Pumping Tips for High-Volume Concrete Synthetic Fibers

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General Pointers:

For both low-volume and high-volume fiber projects, there are general pointers that will assist ready-mix producers and pumping contractors in minimizing project-site delays and problems.  Concrete that includes synthetic fiber reinforcement has historically been very pumpable, however following the simple precautions noted below will help ensure a successful project and a trouble-free jobsite.


Avoid adding fibers as a first ingredient to central-batch mixing systems or ready-mix trucks.  When fibers are added first, the odds for fiber mixing and balling problems increase dramatically.  Add fibers with other ingredients or at the end of the batch cycle.  When superplasticizers are used, it may be of advantage to add and mix the fibers prior to adding the admixture to allow for sufficient mixing friction.


When synthetic fibers are added to the mix, the visual slump (as measured by the slump cone) will be reduced, though actual flowability and workability will not be affected to the same degree.  Naturally, low slump mixes (less than 3”) can be a challenge to pump – with or without fibers.  Most synthetic fibers are hydrophobic – do not absorb water – and do not take free water out of the mix.  Fibers do, however, tend to act as a cohesive agent and bind the mix together, though actual pumpability is rarely affected.  In fact, in many cases, pumped fiber concrete projects have reported a more uniform resulting pump pressure and slightly less-than-normal pump pressure due to the reduced segregation in the fiber mixes.


It is important not to pile up the FRC (Fiber Reinforced Concrete) on the grate.  The ready mix truck operator should discharge the fiber concrete into the pump hopper only as fast as the pump auger can take it away.  The fiber-reinforced mix moves quite well, but is sometimes difficult to restart once it has become static.


The position and placement of the ready-mix truck chute is probably the most important aspect when pumping FRC.  In normal situations, the chute is typically placed at the very bottom of the pump hopper, and most often rests directly on the grate surface.  With fibers acting as a cohesive agent in the mix, this placement typically results in a FRC buildup that is difficult to move through the grate.  With FRC mixes, especially with long-length and high fiber dosages, it is important to raise the chute much higher (i.e. 12” from the grate surface) to allow for natural falling velocity to help the concrete pass through the grate.  Depending on the landscape and position of the pump truck on the site, this may require a temporary ramp buildup in front of the pump hopper to allow for the chute to be elevated, yet still retain enough slope to allow for concrete discharge flow down the chute.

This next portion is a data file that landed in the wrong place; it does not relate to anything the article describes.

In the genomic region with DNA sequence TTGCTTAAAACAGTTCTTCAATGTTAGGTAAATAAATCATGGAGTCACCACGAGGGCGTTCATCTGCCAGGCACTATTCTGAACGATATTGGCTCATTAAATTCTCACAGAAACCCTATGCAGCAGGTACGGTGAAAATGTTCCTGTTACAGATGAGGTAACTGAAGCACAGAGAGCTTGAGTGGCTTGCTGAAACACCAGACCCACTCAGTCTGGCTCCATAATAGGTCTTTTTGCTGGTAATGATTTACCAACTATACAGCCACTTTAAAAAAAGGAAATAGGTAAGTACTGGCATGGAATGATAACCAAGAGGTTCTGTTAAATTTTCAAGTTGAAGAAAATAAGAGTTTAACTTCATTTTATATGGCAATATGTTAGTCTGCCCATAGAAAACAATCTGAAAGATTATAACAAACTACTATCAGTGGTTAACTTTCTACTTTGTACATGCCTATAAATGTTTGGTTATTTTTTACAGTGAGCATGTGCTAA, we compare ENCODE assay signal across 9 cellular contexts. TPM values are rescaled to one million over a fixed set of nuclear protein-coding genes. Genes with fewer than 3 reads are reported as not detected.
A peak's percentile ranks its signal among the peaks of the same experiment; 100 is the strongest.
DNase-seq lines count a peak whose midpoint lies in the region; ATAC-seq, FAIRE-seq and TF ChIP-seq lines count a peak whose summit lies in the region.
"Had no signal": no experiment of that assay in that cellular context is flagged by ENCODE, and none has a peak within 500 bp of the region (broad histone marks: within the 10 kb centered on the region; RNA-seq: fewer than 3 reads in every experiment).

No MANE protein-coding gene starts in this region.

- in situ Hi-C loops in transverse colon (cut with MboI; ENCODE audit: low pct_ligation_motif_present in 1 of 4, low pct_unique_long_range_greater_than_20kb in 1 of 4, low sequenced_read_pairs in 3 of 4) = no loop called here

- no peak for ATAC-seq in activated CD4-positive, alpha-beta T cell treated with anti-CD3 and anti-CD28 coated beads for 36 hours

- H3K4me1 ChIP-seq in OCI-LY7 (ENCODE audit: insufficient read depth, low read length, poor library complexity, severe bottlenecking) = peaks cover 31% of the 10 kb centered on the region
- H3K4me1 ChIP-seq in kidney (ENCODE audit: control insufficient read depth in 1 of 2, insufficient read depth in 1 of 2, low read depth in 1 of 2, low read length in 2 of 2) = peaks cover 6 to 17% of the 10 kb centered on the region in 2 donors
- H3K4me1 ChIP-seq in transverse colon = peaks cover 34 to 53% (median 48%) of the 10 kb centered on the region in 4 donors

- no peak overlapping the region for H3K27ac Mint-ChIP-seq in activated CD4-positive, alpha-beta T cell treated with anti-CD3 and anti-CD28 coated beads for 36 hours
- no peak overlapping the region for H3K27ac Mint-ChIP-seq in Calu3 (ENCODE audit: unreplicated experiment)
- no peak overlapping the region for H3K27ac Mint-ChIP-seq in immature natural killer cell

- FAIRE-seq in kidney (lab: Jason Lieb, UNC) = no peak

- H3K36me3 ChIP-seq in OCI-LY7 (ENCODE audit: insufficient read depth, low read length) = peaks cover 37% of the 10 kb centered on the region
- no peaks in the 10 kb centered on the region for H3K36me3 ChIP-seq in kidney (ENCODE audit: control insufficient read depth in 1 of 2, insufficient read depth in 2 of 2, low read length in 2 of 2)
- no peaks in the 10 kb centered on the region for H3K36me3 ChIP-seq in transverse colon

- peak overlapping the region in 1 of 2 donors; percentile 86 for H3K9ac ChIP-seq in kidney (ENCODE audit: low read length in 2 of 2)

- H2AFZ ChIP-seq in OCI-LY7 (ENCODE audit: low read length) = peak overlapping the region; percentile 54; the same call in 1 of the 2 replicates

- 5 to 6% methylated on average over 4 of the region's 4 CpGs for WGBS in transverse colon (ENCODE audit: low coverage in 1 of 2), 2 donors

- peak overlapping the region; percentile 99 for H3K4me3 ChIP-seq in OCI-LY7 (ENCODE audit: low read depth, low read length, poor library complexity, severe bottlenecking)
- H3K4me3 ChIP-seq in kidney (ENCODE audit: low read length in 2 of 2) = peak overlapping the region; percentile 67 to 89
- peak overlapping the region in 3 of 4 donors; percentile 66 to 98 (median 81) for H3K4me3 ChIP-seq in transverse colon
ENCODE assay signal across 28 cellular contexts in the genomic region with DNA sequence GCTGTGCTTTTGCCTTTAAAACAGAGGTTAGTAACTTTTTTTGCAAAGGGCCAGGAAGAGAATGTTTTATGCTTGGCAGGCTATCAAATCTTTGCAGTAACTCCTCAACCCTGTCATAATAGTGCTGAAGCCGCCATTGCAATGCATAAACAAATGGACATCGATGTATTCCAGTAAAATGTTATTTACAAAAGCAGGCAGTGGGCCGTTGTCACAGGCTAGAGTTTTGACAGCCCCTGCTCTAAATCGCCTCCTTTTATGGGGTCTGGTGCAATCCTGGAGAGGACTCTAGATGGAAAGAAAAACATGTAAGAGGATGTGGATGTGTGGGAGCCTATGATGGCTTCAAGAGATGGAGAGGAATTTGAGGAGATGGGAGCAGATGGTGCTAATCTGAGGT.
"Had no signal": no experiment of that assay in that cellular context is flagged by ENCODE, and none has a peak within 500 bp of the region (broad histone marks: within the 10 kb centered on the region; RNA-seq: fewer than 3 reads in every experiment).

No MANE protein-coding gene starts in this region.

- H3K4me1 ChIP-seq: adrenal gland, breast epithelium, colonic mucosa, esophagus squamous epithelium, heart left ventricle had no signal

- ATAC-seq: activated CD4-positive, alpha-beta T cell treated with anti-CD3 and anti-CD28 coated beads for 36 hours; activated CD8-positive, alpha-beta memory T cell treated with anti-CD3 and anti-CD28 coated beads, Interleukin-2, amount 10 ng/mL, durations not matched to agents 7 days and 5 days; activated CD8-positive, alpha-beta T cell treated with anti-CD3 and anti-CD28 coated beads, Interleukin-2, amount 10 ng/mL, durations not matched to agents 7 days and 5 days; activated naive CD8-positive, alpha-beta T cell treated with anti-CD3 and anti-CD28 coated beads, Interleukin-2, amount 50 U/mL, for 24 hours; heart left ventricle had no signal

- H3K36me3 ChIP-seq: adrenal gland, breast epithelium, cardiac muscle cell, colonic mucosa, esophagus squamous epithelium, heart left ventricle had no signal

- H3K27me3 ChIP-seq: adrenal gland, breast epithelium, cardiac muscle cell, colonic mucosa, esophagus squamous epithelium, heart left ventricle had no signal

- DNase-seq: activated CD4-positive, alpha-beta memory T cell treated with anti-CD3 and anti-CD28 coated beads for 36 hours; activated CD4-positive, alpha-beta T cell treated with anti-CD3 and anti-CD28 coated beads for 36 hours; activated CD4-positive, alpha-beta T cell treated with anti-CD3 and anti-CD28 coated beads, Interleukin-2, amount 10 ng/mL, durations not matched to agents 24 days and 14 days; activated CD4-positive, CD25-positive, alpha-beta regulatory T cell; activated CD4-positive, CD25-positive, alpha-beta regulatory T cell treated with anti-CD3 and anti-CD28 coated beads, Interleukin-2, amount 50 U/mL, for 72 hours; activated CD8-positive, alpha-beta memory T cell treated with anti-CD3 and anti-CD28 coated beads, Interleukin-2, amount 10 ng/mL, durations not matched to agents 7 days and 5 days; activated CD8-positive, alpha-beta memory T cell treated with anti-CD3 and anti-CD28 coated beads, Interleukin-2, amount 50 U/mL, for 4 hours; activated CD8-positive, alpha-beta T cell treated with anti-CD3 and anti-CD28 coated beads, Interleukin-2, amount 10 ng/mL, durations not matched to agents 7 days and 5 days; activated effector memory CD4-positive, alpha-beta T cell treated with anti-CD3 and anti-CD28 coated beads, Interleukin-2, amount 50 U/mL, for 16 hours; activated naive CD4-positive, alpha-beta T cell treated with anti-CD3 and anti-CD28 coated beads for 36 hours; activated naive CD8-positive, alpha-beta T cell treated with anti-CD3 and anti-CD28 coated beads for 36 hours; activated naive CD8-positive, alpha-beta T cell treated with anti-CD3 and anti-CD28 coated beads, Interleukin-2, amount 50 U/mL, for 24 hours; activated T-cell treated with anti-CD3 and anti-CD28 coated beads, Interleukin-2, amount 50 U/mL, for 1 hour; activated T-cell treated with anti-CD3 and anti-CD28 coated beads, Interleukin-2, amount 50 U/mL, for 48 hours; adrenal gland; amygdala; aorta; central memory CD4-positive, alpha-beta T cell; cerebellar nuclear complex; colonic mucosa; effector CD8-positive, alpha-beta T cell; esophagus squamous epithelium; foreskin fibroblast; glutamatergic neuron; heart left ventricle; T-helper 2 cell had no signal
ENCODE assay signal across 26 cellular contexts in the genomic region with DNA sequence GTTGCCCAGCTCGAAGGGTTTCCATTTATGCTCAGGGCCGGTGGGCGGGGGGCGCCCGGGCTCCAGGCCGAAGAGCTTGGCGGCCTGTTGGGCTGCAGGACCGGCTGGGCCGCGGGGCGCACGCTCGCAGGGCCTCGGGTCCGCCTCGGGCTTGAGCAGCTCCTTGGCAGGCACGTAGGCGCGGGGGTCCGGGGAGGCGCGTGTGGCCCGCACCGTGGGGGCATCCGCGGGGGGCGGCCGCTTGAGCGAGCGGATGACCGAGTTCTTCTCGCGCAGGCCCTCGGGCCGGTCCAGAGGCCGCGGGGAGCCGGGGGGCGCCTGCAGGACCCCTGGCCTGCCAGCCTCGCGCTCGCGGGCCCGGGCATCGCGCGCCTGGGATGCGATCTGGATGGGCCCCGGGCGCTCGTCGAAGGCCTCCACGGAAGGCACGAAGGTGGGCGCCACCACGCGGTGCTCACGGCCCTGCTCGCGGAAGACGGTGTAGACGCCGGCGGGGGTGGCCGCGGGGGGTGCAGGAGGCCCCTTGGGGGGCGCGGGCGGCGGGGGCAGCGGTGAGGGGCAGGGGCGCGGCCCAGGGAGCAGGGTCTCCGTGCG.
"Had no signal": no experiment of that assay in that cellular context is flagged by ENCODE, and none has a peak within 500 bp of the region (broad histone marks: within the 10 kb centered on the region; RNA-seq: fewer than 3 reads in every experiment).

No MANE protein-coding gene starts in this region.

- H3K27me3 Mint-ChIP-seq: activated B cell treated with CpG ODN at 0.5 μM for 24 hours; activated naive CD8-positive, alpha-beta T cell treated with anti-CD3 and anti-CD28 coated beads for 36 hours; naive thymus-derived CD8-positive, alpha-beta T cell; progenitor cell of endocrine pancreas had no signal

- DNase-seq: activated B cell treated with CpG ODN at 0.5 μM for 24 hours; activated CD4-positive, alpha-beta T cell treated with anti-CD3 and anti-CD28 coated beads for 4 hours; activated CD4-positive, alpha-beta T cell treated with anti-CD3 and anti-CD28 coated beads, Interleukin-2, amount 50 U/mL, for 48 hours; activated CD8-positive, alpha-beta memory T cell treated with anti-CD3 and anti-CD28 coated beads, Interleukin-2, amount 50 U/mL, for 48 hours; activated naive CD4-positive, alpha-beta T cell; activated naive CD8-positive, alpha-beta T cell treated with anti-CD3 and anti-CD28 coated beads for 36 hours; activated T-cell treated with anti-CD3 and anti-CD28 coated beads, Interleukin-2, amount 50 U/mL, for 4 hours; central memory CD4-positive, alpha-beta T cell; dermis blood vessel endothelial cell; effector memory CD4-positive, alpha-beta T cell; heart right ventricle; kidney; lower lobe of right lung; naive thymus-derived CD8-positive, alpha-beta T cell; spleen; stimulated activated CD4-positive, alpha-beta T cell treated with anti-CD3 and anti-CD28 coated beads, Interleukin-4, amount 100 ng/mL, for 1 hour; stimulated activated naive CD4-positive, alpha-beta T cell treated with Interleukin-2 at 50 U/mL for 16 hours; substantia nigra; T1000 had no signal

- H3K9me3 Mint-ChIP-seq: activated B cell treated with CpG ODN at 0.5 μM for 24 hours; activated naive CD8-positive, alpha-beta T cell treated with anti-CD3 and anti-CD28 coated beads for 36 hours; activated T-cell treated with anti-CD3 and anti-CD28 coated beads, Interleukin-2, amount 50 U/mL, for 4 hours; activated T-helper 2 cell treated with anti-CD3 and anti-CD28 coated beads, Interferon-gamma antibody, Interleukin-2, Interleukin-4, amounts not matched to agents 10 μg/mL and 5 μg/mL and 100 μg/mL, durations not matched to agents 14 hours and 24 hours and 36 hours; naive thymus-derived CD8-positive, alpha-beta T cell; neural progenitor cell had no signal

It is also beneficial to place the chute nearer the back or uppermost part of the pump grate instead of near the bottom seam.  This higher position will give the FRC more opportunity and space to work its way down through the grate openings. Grates that are sloped are much better for FRC mixes than flat, horizontal grates.


Though FRC often looks stiffer than plain concrete, it still moves quite well under vibration.  A strong vibrator on the grate is important to minimize fiber buildup and maximize FRC flow.  On some pump trucks, the grate vibrator is activated only when the pump is in actual operation, making it important not to pile up excess FRC on the grate during the non-pumping/non-vibration periods. Vibrators mounted directly on the grate surface will be much more effective in moving FRC mixes than those mounted only on the hopper shell.